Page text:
Weed and pro sports have a storied history, but most of it has been in the dark.
While some athletes have been vocal about their use of mind-altering plants and substances—think of baseball’s Doc Ellis, the Pittsburgh Pirate pitcher who claims he threw a no-hitter in 1970 while high on LSD—most have kept it quiet since it’s typically against league policy. There have been some very vocal outliers about weed and pro sports though.
Ricky Williams walked away from millions of dollars with the Miami Dolphins because he felt it unfair that he couldn’t use his medicine while being asked to put his body on the line. Dallas Cowboy defensive lineman David Irving quit last year for similar reasons, claiming he didn’t want to take the pills prescribed by his doctor and would rather self-medicate with cannabis. The medical benefits are widely known now and it’s obvious why athletes would be drawn to the anti-inflammatory properties, pain relief and calming effects of cannabis. It’s impacted some so much that they’ve built entire businesses around it.
Former power forward Al Harrington now owns a marijuana company that sells everything from butter to live resin because he was convinced of its healing properties when playing for the Denver Nuggets and alleviated his grandmother’s glaucoma. In the same interview, he estimates that about 80% of NBA players use cannabis at least occasionally and players claim similar numbers for other leagues too. But most keep to themselves about it because they have to.
Give players the freedom to do what they want.
We’ve analyzed the most popular professional leagues, their marijuana policies and whether they actually enforce them or not.The penalties across professional sports leagues range from fines in the thousands to multiple game suspensions and some even go so far as expulsion from the organization. Based on the letter of the law, it makes sense why they would keep it quiet, though it seems many leagues are less strict when it comes to applying their outdated rules. So why have them? Perhaps it’s to keep up this facade of puritan morality in sports that a good portion of its owners and media still promote. Maybe they want to keep in line with state and federal law depending on where they are.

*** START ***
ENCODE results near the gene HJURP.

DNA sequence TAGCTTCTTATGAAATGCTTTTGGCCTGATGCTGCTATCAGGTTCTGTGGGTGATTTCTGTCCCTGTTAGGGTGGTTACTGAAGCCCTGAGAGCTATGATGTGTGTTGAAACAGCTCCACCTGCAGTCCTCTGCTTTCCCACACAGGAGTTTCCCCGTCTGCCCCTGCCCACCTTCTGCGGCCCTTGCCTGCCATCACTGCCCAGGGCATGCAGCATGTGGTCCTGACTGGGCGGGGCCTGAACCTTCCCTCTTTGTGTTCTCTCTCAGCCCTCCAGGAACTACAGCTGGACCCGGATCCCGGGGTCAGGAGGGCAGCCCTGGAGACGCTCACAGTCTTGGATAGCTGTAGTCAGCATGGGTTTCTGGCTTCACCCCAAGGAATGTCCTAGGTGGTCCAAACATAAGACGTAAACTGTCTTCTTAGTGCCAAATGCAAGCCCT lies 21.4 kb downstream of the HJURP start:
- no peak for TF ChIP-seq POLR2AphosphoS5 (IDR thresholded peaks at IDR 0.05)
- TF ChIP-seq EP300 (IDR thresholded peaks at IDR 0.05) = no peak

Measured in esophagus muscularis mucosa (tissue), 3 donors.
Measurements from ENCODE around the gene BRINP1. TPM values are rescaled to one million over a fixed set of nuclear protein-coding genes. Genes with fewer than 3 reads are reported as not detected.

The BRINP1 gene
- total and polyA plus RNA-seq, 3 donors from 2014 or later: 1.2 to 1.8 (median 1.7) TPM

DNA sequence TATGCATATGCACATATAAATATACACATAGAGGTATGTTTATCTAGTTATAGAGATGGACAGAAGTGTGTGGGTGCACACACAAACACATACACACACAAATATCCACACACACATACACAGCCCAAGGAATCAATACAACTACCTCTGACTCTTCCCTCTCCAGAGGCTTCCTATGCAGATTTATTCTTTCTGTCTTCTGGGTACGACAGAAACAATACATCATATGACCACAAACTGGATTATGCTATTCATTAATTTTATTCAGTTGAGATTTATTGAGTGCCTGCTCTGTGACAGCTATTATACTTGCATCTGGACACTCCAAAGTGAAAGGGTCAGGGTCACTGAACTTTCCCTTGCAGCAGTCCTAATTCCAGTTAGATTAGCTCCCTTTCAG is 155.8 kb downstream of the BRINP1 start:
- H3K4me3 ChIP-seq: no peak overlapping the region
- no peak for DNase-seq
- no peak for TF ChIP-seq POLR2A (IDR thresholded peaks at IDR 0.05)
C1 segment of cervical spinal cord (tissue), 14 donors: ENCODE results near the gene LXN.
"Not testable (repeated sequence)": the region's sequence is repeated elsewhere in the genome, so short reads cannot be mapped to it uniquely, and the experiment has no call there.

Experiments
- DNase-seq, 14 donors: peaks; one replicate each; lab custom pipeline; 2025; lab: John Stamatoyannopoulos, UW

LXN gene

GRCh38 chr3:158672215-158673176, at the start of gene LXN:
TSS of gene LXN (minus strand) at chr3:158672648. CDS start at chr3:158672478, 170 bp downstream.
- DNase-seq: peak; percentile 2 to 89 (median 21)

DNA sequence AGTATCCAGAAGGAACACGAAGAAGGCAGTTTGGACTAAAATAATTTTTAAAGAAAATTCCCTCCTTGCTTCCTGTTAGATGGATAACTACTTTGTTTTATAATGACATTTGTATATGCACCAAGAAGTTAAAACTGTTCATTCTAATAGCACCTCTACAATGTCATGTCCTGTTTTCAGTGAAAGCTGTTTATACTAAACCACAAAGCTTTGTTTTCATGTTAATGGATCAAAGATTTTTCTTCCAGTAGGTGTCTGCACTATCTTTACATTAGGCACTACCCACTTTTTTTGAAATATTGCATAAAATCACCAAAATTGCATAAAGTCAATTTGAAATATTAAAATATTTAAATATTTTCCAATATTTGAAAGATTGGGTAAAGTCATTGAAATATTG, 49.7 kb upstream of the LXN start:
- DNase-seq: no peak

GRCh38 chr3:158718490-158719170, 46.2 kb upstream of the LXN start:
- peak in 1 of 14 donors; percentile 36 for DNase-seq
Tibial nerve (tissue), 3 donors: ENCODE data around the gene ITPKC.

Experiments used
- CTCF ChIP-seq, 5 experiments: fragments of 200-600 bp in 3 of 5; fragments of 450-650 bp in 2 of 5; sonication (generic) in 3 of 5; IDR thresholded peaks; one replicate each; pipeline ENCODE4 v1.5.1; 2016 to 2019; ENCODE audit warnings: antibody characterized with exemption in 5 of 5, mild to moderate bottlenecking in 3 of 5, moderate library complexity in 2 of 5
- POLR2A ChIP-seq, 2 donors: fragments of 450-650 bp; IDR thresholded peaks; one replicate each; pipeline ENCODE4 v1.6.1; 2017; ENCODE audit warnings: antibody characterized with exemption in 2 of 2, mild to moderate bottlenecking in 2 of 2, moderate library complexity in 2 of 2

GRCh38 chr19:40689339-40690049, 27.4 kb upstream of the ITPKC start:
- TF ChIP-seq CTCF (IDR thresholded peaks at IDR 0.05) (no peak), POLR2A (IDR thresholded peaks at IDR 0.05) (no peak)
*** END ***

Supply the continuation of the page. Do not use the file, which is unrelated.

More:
This is rapidly changing in professional athletics though, as legalization sweeps North America. Many professional sports teams reside in a town or state that allows cannabis consumption—In the NHL over 50% of its teams exist under at least medical laws—so what happens when the legal system and corporate policy conflict?
Let’s start with Al Harrington’s former league, where he claims the vast majority of NBA players use cannabis. The reason for such a high number is that the NBA doesn’t seem to really enforce its policy. Cannabis is on the banned substances list—though former commissioners now think it should be taken off—but the testing is minimal at best. Players are tested four times a year but none of those tests occur during the season. That means the time between the end of the Finals in the summer and October is the only period they need to be clean. During the season, it’s fair game unless a situation warrants further testing. This is why you don’t hear much in the news about NBA players getting reprimanded for marijuana. If they do get caught, there can be some trouble but most of it amounts to annoyances for basketball stars. The first time a player is busted they can choose to enter a substance abuse program—because, you know, use = abuse amirite?—that will basically wipe it under the table. A second offense is a $25,000 fine, which gives me anxiety just typing but could be fine depending on who they are, and after the punishments are 5-10 game suspensions. If what former players say is true, you don’t have to worry about your favorite NBA star getting benched for a little weed, the league is not even trying to catch them.